Uganda: National Data Backbone ready
2008-03-14

Is the Uganda government set to become an efficient deliverer of services to the 28 million Ugandans out there? At least this is what the nationals are supposed to believe if the benefits that accrue from the completion of the first phase of the National Data Backbone is anything to go by.
Highway Africa News Agency

Is the Uganda government set to become an efficient deliverer of services to the 28 million Ugandans out there? At least this is what the nationals are supposed to believe if the benefits that accrue from the completion of the first phase of the National Data Backbone is anything to go by. The government has said that it will now be possible for the different ministries, government departments and agencies to hold meetings on videoconference calls; that the president will now be in a position to address parliament or cabinet on a video call.

But will the fact that this new technology is going to help simplify work for both the politicians and the technocrats make things better is the big question. Next month, Uganda?s ministry of Information and Communication Technology (ICT) together with Chinese technology company, Huawei, will launch the first phase of the national data backbone, which has cost some $30 million.

The national data transmission backbone is a fibre optic cable interconnecting different government institutions and departments in order to exploit their full potential, and reduce government domestic expenditure on public administration. It will also increase the speed of implementing government programmes, provide basic communication to rural communities and improve service delivery in the fields of health, education and agriculture.

At the moment, the first phase, which covers the capital Kampala (majority of central government functions are centered here), Entebbe, Bombo and Jinja is complete and is being tested. IP enabled phones with videoconference facilities have been installed in all government ministries and departments/agencies. This makes Uganda the first country in the region to launch such a service. None of the other East African Community (EAC) member states has deployed the infrastructure, which should make e-government a reality in Uganda.

In order to minimize the cost of communication, software for email services has also been installed. A unit has been established within the ministry to oversee implementation of the national data transmission backbone. Uganda?s ICT minister, Dr. Ham Mulira said the key issue in the second phase, which should commence immediately after the first phase, is to link Uganda?s borders with those of neighbouring countries ? work that has partly been done by both MTN and Uganda Telecom. Mulira was speaking at the African e-Governance forum that was convened by the Commonwealth Telecommunications Organisation (CTO) in Kampala last week. Ghana is has also built what it has called a ?national fibre backbone? with phase one, which has a few government applications working, already complete. The second phase of the e-Ghana project will see fibre laid from the southern coast to its northern border with Burkina Faso. This project will link to the other submarine cable initiatives that are planned for the eastern Africa coast among them EASSy, UHURUNET, the East African Submarine System and SEACOM.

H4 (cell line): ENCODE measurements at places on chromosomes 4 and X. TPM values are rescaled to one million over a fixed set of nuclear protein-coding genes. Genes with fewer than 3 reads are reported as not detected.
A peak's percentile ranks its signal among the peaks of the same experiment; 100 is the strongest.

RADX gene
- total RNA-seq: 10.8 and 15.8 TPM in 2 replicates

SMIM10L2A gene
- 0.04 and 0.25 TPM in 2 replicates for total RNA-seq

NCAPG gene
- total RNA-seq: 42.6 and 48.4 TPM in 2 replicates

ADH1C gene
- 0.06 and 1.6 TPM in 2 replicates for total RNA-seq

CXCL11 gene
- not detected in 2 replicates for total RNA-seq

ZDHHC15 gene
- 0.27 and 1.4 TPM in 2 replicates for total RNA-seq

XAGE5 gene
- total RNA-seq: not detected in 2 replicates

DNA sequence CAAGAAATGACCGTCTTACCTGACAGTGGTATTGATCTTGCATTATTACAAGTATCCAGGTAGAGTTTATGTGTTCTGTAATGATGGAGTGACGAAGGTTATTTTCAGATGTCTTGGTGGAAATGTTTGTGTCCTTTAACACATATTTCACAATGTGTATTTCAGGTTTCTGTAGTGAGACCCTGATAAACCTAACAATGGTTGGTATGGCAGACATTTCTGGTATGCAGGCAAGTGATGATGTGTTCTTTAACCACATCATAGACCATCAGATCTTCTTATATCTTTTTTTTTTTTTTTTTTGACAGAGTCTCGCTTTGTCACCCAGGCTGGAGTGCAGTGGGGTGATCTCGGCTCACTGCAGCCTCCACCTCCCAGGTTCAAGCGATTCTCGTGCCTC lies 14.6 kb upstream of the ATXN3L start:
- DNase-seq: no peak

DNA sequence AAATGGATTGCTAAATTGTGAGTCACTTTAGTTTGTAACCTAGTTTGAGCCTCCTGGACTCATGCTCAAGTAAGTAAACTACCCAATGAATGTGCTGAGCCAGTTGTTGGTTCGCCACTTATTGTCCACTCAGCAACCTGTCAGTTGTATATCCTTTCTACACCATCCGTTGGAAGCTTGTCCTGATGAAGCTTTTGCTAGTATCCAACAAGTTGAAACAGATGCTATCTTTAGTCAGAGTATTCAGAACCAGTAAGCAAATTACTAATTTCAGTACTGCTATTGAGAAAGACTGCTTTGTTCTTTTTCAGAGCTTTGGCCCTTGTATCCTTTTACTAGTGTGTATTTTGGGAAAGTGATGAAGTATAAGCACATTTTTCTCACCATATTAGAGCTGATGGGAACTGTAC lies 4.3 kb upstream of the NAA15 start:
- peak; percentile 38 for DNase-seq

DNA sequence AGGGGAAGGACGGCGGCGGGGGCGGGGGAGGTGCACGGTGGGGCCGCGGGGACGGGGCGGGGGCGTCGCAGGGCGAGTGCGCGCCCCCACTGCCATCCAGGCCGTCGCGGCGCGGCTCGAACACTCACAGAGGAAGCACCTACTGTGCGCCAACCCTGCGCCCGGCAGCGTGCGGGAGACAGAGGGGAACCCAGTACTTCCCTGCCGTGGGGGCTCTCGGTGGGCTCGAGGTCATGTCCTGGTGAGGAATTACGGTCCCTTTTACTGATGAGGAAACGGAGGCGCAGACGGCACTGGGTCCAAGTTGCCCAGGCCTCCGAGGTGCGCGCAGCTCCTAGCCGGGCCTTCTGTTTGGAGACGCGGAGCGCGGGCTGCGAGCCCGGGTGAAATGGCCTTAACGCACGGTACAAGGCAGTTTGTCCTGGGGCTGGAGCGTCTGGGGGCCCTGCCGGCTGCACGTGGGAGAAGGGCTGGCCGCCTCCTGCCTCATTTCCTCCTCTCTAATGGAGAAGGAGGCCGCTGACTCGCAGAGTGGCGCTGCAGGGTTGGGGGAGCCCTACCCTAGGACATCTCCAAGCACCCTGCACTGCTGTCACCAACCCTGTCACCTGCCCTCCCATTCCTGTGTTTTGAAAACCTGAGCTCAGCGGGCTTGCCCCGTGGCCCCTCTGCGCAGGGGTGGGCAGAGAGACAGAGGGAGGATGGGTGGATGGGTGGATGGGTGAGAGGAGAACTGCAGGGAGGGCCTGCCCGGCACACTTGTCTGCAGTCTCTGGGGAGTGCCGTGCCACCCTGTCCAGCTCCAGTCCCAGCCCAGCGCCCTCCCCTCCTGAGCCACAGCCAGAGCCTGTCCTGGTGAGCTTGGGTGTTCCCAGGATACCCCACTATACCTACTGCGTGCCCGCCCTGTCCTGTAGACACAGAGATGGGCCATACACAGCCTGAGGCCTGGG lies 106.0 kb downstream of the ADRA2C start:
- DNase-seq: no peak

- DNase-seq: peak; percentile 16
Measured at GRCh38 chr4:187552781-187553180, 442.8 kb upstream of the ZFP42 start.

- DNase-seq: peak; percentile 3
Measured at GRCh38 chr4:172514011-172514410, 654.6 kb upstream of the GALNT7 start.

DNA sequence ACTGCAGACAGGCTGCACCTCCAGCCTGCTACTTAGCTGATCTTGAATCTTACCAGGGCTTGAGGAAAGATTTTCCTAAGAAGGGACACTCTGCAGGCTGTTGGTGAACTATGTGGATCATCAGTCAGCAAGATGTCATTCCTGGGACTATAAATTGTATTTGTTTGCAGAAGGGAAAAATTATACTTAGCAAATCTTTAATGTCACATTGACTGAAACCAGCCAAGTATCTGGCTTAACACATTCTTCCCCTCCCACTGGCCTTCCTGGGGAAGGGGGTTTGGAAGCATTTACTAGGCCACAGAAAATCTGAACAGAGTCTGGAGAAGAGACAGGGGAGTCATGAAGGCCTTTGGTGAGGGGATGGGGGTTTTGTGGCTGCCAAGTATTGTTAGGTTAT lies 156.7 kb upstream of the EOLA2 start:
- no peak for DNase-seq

Before the national data transmission backbone government unveiled plans, private players had moved to lay their own fibre networks. The national backbone comprises two technologies and will be laid mainly around Kampala and along the transmission routes in the East, West and the North. Microwaves for smaller backbone links into the more rural areas feeding off the main fibre optic routes have also been set up. The private network will see MTN complete a fibre link to the Kenyan border to link up with the Telkom Kenya fibre that eventually runs from Malaba to Nairobi to Mombasa and this will form part of the East African Backhaul System (EABS) project. EABS is a joint venture among operators from Tanzania, Burundi, Rwanda, Uganda and Kenya and will link the five countries to the EASSy cable along the eastern Africa coast.

To the West MTN has fibre up to Mbarara while Uganda Telecom will complete the fibre route to Rwanda from Mbarara to Katuna linking up with a fibre to be installed by MTN Rwanda to the Rwandan border.